Dr. Goldberg on Immune/Targeted Therapy Combos in Oncogene-Driven Lung Cancer

Sarah B. Goldberg, MD, MPH
Published: Friday, Aug 02, 2019



Sarah B. Goldberg, MD, MPH, associate professor of internal medicine, Yale School of Medicine and Yale Cancer Center, discusses the combination of immunotherapy and targeted therapy for the treatment of patients with oncogene-driven lung cancer.

Many patients who have oncogene-driven cancers, such as EGFR or ALK-rearranged lung cancers, benefit from targeted therapies; however, resistance eventually develops. Additionally, another challenge is that immunotherapy does not tend to work well on its own. This patient population is often resistant to immunotherapies. Therefore, there has been an effort to combine immunotherapies with targeted therapies for those patients. There have been various studies that have shown several different issues with this approach, one of which is toxicity.

For example, 1 trial examined the effects of combining osimertinib (Tagrisso) with durvalumab (Imfinzi). That trial showed high rates of pneumonitis and, as such, that arm of the trial was stopped early, according to Goldberg. For patients with ALK rearrangements, studies have shown combining immunotherapy with targeted therapy can lead to elevated liver function tests and other toxicities. Therefore, there is a lot of caution in this area; no new trials are being developed due to toxicity, explains Goldberg. Beyond the issue of toxicity, there is no clear benefit to combining these agents, says Goldberg. To date, there has not been a strong signal observed in terms of efficacy, she concludes.
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Sarah B. Goldberg, MD, MPH, associate professor of internal medicine, Yale School of Medicine and Yale Cancer Center, discusses the combination of immunotherapy and targeted therapy for the treatment of patients with oncogene-driven lung cancer.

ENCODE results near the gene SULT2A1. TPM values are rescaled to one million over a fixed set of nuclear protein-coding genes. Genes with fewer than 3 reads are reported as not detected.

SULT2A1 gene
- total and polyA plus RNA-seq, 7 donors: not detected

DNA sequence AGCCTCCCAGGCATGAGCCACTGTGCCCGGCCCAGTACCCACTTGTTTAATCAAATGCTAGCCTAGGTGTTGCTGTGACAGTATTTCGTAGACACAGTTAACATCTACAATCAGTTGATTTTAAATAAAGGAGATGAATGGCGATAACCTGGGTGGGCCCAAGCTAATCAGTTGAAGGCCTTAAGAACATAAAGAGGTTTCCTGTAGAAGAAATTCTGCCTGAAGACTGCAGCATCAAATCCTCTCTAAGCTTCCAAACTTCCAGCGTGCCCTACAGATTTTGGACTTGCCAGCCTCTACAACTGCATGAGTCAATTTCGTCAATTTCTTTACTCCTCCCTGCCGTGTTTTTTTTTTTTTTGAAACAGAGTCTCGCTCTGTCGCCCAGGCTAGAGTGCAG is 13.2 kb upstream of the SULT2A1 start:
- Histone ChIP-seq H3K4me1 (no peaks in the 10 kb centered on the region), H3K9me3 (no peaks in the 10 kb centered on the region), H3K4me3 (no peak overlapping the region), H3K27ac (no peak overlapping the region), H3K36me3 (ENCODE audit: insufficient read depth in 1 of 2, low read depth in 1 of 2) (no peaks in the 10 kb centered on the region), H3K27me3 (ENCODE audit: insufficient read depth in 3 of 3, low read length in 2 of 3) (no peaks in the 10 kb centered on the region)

Many patients who have oncogene-driven cancers, such as EGFR or ALK-rearranged lung cancers, benefit from targeted therapies; however, resistance eventually develops. Additionally, another challenge is that immunotherapy does not tend to work well on its own. This patient population is often resistant to immunotherapies. Therefore, there has been an effort to combine immunotherapies with targeted therapies for those patients. There have been various studies that have shown several different issues with this approach, one of which is toxicity.

For example, 1 trial examined the effects of combining osimertinib (Tagrisso) with durvalumab (Imfinzi). That trial showed high rates of pneumonitis and, as such, that arm of the trial was stopped early, according to Goldberg. For patients with ALK rearrangements, studies have shown combining immunotherapy with targeted therapy can lead to elevated liver function tests and other toxicities. Therefore, there is a lot of caution in this area; no new trials are being developed due to toxicity, explains Goldberg. Beyond the issue of toxicity, there is no clear benefit to combining these agents, says Goldberg. To date, there has not been a strong signal observed in terms of efficacy, she concludes.



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